Mosquitoes thrive in any area with stagnant water. While historically this would have occurred in rural regions, modern urban regions, particularly those with a lack of sanitation, often have enough artificial water containers to support breeding populations of mosquitoes, causing outbreaks within cities.
Across Lucknow a number of hospitals, as well as buildings surrounding the hospitals, are presenting ideal conditions for mosquitoes to breed. Unsanitary conditions such as the improper disposal of garbage and stagnant water were rife in a number of hospitals across the city, claims a team sent by the Health Department to inspect the area.
Elimination by 2030?
This may be yet another ambitious deadline with little evidence of its possibility. A number of factors could prevent the achievement of this goal. Simple prevention methods such as insecticide treated nets are all but unavailable to many of India’s poor population, this allows rural villages as well as urban slums to become hotbeds of the disease. Significant funds from the central government would be required to make significant strides towards elimination.
Though not yet spread to India, there are reports of Artemisinin-resistant strains of malaria present in other south Asian countries such as Cambodia, Vietnam and Thailand. If these strains spread to India, widely used anti-malarial medications will be useless.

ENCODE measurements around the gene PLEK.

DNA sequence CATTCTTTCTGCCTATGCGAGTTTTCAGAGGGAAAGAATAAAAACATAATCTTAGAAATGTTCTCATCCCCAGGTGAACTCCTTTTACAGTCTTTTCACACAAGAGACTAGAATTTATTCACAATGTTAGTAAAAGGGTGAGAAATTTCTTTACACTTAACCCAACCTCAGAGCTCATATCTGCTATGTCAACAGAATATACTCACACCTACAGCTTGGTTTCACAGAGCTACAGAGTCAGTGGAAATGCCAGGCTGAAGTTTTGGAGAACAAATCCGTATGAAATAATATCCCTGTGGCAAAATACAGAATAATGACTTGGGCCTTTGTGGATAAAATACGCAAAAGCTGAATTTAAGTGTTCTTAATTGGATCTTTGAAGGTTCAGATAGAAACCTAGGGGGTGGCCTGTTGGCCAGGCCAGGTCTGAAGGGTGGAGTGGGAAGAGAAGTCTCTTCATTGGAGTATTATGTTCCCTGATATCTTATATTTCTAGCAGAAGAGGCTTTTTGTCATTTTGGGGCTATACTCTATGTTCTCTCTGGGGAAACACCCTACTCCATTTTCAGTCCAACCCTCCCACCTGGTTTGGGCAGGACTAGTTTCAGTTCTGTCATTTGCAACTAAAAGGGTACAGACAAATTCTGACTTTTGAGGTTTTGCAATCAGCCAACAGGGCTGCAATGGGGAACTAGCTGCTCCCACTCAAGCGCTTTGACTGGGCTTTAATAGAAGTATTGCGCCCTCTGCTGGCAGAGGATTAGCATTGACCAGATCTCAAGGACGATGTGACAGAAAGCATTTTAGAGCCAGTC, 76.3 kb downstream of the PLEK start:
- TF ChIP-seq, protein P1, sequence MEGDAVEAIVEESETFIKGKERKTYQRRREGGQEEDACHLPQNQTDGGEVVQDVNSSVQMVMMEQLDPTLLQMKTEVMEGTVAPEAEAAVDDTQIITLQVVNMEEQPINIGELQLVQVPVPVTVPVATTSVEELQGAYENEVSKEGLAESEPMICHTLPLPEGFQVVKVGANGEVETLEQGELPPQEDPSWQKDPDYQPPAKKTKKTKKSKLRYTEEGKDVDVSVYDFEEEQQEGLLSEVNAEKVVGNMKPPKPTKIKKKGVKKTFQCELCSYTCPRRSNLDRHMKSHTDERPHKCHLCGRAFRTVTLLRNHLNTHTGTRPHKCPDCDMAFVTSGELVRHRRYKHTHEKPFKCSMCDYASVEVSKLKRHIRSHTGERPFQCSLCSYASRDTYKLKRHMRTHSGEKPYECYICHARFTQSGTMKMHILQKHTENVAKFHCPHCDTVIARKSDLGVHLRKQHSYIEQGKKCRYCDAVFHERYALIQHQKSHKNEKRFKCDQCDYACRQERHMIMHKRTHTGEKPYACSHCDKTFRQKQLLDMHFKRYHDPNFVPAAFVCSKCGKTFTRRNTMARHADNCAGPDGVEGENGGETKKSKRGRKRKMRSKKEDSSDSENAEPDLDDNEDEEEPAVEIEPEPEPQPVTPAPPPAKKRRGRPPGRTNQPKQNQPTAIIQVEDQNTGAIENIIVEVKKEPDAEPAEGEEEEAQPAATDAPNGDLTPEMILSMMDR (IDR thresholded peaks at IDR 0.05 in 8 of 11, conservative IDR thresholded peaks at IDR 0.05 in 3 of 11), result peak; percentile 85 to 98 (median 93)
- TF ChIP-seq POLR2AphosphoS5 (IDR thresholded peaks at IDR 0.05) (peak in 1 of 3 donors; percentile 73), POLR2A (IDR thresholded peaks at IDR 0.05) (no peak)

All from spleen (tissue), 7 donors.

Insect vector diseases
India reports some 1 million malaria cases each year with about half being caused by Plasmodium Falciparum (Pf), a severe and an often fatal strain that is spreading rapidly. India also bears a high burden of other vector borne diseases (VBD) such as dengue, Japanese encephalitis, lymphatic filariasis, and the sandfly-transmitted kala-azar which typically affects poor individuals who live in unhygienic housing conditions.
Kala-azar was due to be eliminated by the end of 2017. However, due to sporadic and inefficient surveillance of the disease, outbreaks still occur regularly across any areas where sandflies are a regular occurrence. Due to the fact that an untreated person may continue to pass on kala-azar via sandfly bites for many years after symptoms end, it is incredibly difficult to be sure resurgence will not occur.
Another reemerging disease, scrub typhus, has not been commonly seen since the second world war. In 2016, 700 cases were reported in the northern state of Himachal Pradesh. These cases resulted in 20 deaths. Though the disease was largely isolated to rural communities, there were also several cases of the disease occurring in Delhi.
Kyasanur Forest disease (KFD): A vaccine campaign mismanaged?
Kyasanur forest disease (KFD), or ‘monkey fever’, is a disease known to increase on a yearly basis in and around Karnataka. An estimated 500 cases of KFD are reported in India every year. Though the disease shows only a limited number of cases on a yearly basis, it is of particular concern due to its mortality rate of around ten percent.